So, as we saw this Sunday, all authors (or at least, all of us) have a few book bodies we’ve buried in the woods. Slaughtering and burying our babies is all part of the long, bloody process. No wonder people look at authors a little askew, it’s a violent business. Fortunately, despite the solitary nature of writing, you don’t have to do it all yourself. I’m of the firm belief that every writer needs a partner in crime, someone to hold the flashlight while you hack things up if nothing else, maybe help you clean the blood off the furniture. Some writers have first readers, trusted friends who can tell you without holding back if your baby’s third arm needs to go. Others have writer friends who lend them a hacksaw on occasion. Me? I have my husband, Travis, the world wrecker.
It often goes like this. I’ll be driving home from work, walking the dog, cooking dinner, curing cancer, whatever, and it hits me. An idea! Maybe it’s a character, maybe it’s a new magical system, a pantheon, a dark secret that could shake the world! Whatever it is, ideas never obey the speed limit. They hit me like freight trains, and woosh, I’m off. This is the most dangerous time for me, when the new idea is the BEST THING EVER, SO much BETTER than whatever I’m actually supposed to be working on. There are no flaws, no limitations. My mind goes a million miles a second, connecting things, spinning stories, and falling head over heels in love with my new, perfect idea.
Within hours (or even minutes), I’ll be SO EXCITED, the story will bubble over, and I’ll run to my husband to tell him about this AMAZING idea that will blow him away.
This is where things start to go wrong.
First off, the idea never sounds as cool when I say it as it did in my head. (Fact: Oxygen makes ideas wilt.) Next, you have to understand that Travis is a gamer. Not just any gamer, but a high school DM turned local GM who makes his own table top games. The gamer’s mentality is so deeply ingrained in his mind that it is impossible for him to listen to an idea without immediately trying to find a way to beat the system… even (especially) my system.
For example, in the Spirit Thief, everything has a spirit, tables, rocks, swords, everything. Wizards can talk to these spirits, that’s what makes you a wizard. When I first had this idea years and years ago, it was the COOLEST THING EVER ™. But when I told my husband (then boyfriend) about it, his little GM mind started ticking. What about food? He asked. If everything talks, how do wizards eat? Could you eat an animal that could talk to you? You couldn’t even be a vegetarian because your salad would scream for help as you ate it. Can spirits to talk to each other? Could I bully spirits around me and have them bully other spirits and put together a spirit army? What if I had a water spirit I was good friends with, could I get my enemy to drink that spirit, then have it bust out of his chest, alien style? Can I make a flamethower out of any fire, or just really big fires?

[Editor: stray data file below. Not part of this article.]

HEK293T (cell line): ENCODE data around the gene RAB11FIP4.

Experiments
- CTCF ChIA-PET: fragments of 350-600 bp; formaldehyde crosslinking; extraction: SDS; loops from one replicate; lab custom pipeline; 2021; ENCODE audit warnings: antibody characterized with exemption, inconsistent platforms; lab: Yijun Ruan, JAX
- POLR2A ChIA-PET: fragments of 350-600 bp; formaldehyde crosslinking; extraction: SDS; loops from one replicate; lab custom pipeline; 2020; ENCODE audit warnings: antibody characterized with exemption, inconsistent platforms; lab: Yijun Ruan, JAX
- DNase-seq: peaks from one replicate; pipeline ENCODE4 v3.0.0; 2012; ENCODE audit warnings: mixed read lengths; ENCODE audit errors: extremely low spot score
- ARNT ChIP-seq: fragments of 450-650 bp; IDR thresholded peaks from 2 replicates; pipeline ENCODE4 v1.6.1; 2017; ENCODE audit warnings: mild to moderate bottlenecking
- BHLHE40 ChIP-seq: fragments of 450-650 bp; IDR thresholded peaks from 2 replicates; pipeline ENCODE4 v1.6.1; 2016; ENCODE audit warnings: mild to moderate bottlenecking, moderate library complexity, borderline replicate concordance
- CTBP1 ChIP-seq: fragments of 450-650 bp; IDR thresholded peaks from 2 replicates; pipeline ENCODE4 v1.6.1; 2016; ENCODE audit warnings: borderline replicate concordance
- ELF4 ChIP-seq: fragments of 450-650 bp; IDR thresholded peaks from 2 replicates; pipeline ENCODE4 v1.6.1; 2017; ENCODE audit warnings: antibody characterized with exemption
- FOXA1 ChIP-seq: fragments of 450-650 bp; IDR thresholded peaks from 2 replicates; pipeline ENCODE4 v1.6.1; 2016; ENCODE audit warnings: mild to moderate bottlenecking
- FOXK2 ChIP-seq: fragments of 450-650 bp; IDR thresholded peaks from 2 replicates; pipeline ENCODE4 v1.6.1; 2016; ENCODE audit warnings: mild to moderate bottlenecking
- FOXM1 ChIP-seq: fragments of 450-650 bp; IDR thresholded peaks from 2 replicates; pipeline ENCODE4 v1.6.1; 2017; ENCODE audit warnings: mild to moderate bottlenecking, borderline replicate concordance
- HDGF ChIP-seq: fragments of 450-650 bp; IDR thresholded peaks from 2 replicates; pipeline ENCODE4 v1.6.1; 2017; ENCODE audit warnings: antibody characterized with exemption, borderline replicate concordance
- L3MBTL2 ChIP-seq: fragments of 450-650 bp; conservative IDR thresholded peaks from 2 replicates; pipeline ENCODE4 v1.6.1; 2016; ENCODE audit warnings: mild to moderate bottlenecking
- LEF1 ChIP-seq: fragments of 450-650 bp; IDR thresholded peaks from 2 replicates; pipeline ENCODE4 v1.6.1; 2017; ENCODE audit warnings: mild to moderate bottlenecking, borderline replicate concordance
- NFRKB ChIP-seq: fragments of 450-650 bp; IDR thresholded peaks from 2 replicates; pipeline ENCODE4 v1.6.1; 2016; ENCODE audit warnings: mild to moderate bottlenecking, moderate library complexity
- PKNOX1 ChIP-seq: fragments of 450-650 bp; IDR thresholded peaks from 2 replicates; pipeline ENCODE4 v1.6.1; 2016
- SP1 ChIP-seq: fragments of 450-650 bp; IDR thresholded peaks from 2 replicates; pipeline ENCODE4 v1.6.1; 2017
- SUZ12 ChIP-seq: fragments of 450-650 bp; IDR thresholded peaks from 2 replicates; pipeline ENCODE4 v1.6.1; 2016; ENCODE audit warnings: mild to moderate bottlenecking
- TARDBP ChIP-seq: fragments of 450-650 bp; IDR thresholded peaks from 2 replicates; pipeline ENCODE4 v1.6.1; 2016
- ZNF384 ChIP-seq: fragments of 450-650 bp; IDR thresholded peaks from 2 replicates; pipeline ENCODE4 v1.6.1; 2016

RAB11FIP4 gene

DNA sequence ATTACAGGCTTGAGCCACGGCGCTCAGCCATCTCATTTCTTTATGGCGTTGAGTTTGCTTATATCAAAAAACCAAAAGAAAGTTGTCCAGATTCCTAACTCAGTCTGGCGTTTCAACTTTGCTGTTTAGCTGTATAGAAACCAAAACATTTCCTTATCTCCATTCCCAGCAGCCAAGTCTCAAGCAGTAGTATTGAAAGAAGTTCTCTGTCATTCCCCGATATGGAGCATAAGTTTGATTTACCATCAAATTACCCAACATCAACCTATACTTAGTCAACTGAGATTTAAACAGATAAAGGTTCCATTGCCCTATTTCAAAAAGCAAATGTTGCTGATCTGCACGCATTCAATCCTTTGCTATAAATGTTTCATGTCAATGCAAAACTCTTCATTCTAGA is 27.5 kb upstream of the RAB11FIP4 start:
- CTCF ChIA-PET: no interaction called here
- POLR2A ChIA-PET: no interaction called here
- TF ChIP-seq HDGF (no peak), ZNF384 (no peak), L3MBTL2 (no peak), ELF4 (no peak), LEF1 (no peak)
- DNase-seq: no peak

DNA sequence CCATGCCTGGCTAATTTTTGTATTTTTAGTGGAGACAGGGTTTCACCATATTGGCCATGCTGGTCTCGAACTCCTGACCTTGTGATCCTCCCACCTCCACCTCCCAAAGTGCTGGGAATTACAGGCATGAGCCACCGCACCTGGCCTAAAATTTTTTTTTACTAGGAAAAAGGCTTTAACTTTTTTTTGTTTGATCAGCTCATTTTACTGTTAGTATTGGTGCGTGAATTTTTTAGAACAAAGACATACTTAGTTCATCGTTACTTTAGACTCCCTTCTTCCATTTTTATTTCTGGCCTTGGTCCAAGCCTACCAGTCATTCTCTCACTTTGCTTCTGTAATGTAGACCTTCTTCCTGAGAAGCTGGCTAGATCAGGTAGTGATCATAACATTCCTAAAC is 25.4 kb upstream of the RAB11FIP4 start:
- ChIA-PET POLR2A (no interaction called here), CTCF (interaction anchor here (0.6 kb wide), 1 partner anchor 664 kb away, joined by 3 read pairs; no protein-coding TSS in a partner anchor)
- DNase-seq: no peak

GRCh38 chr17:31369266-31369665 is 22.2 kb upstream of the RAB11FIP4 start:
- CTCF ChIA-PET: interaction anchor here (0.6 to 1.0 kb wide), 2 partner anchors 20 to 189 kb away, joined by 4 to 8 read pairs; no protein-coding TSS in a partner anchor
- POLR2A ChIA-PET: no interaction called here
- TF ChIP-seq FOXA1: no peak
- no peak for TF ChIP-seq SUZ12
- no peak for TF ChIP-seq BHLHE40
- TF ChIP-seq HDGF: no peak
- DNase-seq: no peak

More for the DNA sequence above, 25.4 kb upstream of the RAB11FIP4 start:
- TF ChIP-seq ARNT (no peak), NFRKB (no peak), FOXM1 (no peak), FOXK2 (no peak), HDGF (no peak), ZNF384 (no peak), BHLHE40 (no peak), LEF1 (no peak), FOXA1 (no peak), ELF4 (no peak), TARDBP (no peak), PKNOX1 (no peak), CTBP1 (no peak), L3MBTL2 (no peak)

And so it goes. The next thing I know, I’ve got wizards riding around on mountains carrying rocket propelled grenade launchers made of metal and gunpowder spirits who are being manipulated through a Machiavellian system of intimidation and lies to shoot exploding firebombs through the shattered husk of my beautiful, ruined world.
This is generally about the time where I realize that I’m a hack who never had a good idea in her life. Thus we enter the moping stage where I pick up what’s left of my idea after the world wrecker’s onslaught and see if there’s anything worth saving. However, in evolution and in writing, the strong survive. Though all the shine and glitter has been stomped to dust, if the idea had real bones, they can survive even a Travis attack. The world that comes out the other side is hardened and tested, and ready to support a story.
We went through this process a dozen times at least with The Spirit Thief, and every time I almost threw the idea out. But every time, the innate coolness of the world drew me back, and that’s what you need to get a world that can hold a story. If my world isn’t strong enough to handle my husband’s wrecking ball of abusive, player character min maxing, then it wouldn’t be strong enough for my characters, or my reader.
I used to get mad at my husband when he wrecked my worlds. Now, I treat him as a testing ground. With the loving cruelty only found in writers, I take my sparkly, new born lovely and toss her into the arena where she it trampled mercilessly and bent into abusive shapes she was never intended to have. But if any world survives once Travis is done, it is stronger, tougher, and deeper than it ever was before. I’ve never managed to stop being mad about it, especially on those occasions where no world survives at all, but I realize the destruction is necessary.
Writing is, after all, a violent sport. No coddling allowed.
Edit: On a slightly different note, John Scalzi just posted an awesome post on 10 things to remember about authors. I LOL’ed at and agreed with most everything, so check it!